Back in 2008, when Raymond Tan suggested to Luen Thai’s board that the company should buy one of world’s leading laptop bag manufacturers, people questioned his logic.
“Raymond, you know you are in the apparel business, why in the hell would you want to buy a bag company, from China?
After the financial crisis,” he recalled them asking. “It was a crazy idea.”
Crazy or not, Luen Thai proceeded to buy Trinew Limited, also known as Desk Top Bags, for approximately $25 million. While the deal gave Luen Thai a foothold in the laptop bag and backpack manufacturing sector, it also provided the company with an entry point into the world of fashion bags because Trinew owned a small handbag production unit called D’Luxe. Seven years later, Luen Thai has established itself as a fast-growing player in the fashion handbag manufacturing game, supplying a host of brands including Coach, Michael Kors, Furla, Giorgio Armani, Kate Spade and Tory Burch.
Between 2009 and 2014, Luen Thai has grown D’Luxe’s business more than sixfold, from less than $30 million to about $185 million. That is still a relatively small part of Luen Thai’s overall business — Luen Thai Holdings Ltd.’s 2014 revenue came in at $1.22 billion. But Raymond — and the company’s other top brass — hail it as a cornerstone of the corporate growth strategy. Raymond said he thinks the company can double or triple the size of its current bag business in the next five years.
“Today, our luxury bag business is a very healthy part of our overall organization,” Raymond said, adding that the company has plenty of room to grow in the market, noting the U.S. imported $11 billion of handbags and backpacks last year, although there have been signs of a slowdown in the accessible bag market in recent months. “[We represent] a very, very small percentage.”
Sunny Tan, who manages the bag business along with his brother Raymond, said Luen Thai’s newfound focus on bags only makes sense, given the broader shifts taking place in the fashion industry and the increasing importance of accessories and product diversification for apparel brands.
“Maybe 10, 20 years ago, if you looked at Ralph Lauren, it was just clothes…but now they do shoes, bags, watches. So if we want to continue to be a strategic partner of a brand like Ralph Lauren, we need to make sure that we can expand our product services,” Sunny said. “[Customers] want to do business with fewer suppliers.”
At Desk Top, Luen Thai modernized and streamlined production. “I was amazed that they had never used an auto-cutter for a computer bag,” Raymond recalled. Nine months after buying the company, Luen Thai reduced Desk Top’s workforce from 7,000 to 4,000 but maintained its same output level. Currently Luen Thai produces the bulk of its bags in China but as manufacturing costs there rise, it is investigating ways to offset that issue and at the same time offer duty savings to its customers.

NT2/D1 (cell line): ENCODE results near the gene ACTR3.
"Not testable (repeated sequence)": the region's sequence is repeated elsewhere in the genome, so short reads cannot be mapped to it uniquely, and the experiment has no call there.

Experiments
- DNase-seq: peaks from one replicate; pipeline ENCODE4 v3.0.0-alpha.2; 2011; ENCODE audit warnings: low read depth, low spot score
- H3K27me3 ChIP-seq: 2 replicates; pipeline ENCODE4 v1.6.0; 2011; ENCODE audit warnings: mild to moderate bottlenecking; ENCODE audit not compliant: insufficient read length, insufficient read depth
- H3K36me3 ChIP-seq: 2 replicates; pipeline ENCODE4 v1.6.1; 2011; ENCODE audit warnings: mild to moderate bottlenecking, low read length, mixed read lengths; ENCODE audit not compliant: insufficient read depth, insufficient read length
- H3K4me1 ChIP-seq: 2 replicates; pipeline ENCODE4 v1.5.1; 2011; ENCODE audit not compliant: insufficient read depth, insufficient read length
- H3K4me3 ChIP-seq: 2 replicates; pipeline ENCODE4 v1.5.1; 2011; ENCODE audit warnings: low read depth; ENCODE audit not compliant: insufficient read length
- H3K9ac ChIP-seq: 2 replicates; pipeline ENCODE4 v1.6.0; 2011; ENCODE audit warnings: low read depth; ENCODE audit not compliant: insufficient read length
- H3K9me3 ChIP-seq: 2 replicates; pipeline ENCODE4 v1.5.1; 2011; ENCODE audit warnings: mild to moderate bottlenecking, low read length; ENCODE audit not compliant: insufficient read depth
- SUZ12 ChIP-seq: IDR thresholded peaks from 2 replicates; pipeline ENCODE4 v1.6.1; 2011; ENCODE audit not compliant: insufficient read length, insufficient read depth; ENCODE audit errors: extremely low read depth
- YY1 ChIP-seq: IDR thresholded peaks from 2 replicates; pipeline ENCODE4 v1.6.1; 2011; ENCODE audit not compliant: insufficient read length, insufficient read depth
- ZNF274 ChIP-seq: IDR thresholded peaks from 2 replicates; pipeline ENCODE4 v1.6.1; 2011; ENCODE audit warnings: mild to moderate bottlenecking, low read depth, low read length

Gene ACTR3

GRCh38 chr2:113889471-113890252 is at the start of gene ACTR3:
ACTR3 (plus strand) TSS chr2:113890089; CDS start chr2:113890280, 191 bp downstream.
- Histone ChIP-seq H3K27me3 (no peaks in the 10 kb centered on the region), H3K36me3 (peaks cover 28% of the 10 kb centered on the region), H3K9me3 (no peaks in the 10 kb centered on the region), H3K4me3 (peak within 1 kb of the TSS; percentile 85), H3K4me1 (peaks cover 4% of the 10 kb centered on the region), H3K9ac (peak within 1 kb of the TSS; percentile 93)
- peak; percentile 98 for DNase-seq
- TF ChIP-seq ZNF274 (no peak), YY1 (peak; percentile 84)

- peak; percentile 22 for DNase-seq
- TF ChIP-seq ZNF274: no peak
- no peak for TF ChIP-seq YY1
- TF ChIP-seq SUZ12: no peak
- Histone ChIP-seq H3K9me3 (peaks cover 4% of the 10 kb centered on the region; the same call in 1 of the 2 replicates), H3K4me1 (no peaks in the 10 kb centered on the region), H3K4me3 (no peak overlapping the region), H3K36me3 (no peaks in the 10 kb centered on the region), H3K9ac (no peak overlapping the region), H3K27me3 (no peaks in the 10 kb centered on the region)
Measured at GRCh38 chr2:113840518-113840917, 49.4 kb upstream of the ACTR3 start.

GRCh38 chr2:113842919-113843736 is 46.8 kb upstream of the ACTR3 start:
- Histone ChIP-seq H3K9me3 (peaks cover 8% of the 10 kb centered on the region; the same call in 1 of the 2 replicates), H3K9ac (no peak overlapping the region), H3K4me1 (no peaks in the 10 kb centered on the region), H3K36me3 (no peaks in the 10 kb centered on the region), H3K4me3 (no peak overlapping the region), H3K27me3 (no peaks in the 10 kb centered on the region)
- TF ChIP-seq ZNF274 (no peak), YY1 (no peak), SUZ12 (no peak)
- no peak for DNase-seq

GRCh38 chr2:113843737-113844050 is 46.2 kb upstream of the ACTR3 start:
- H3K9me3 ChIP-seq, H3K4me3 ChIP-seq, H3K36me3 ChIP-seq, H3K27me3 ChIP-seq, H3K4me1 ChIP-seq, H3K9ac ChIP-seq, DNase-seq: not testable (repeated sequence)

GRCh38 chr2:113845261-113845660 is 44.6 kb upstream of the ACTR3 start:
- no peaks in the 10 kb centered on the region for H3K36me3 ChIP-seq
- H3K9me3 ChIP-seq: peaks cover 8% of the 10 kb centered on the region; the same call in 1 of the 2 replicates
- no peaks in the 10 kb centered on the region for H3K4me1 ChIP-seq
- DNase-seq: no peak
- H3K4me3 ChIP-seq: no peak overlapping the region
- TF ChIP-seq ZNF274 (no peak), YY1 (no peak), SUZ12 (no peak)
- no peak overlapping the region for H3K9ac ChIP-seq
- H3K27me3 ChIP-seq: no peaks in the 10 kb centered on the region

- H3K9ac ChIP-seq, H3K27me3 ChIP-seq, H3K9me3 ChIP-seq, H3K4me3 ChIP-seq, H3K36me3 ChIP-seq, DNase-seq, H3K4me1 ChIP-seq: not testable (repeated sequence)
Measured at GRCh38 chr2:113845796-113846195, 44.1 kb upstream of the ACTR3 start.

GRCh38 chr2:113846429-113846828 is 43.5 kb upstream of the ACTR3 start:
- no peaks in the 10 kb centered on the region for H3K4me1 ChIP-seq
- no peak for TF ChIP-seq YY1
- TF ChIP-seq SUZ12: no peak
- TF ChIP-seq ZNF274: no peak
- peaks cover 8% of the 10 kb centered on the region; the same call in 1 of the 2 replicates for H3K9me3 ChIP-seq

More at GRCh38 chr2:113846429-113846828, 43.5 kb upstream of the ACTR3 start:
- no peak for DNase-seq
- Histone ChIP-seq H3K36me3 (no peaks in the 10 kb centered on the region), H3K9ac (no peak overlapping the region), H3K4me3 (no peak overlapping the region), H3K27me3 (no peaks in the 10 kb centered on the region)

Luen Thai already does 20 to 25 percent of its bag manufacturing in the Philippines, a country where it has a long history of apparel production. Raymond and Sunny (both sons of Luen Thai founder Tan Siu Lin) said the company is looking to expand its presence there, and also plans to start bag production in Cambodia by the end of this year or next year. The Philippines and Cambodia are both eligible under the U.S. and EU Generalized System of Preferences programs. Travel goods, including designated bags, luggage and backpacks, have just become “eligible for consideration” under the U.S. Program.
“[Luen Thai] purchased the company that we were working with [on handbags] five or six years ago,” said Angus McRay, global supply chain officer and operating group member for Coach. “Since then, they’ve dramatically improved that company. They’ve made it more efficient, they’ve organized it, they’ve introduced more modern technology and our business with them has quadrupled.
“They aren’t scared to challenge old technologies and old methodologies of doing things. They have a highly skilled management team, and they are versatile in that they are spread across a number of countries, so there are opportunities to expand with them in the future in places like Cambodia and Vietnam.”
Rather than acquiring new companies or factories, Luen Thai will explore converting some of its apparel-making operations into bag factories, the executives said. The firm has already done this with one factory in the Philippines, and it hopes its diversified manufacturing operations will be a selling point for potential customers.
“Most of the bag competitors are so used to working out of China [that] they don’t have the experience to expand internationally,” Raymond said.
Sunny voiced a similar view. “China is good for [making goods to be sold in] China. It’s good for high-end production, affordable high-end production. But the more mass-market [brands] will leave China. So we are one of the natural candidates to do that,” he said, adding that each brand has a different set of circumstances that make one country more appealing than another.
He acknowledged that expanding into Cambodia will pose its own set of obstacles. “Work- force-wise, it will be a bit challenging. [But] if you look at the bigger picture, Cambodia has a very good tariff or duty benefit in terms of the E.U. and to the U.S. Cambodia is relatively cheaper in terms of wages, but it’s also not easy to manage,” Sunny said, adding that the country’s landscape is somewhat unpredictable in terms of labor and wages. “The lead time is longer, so it depends on the customer’s needs.”
Sunny said it’s also important to take different countries’ cultures into consideration when it comes to sourcing. It is not just a matter of crunching the numbers on wages, he argued.
“Can we motivate the workers to do things right?” he asked. “Sometimes it’s not just financial incentives in dealing with workers.”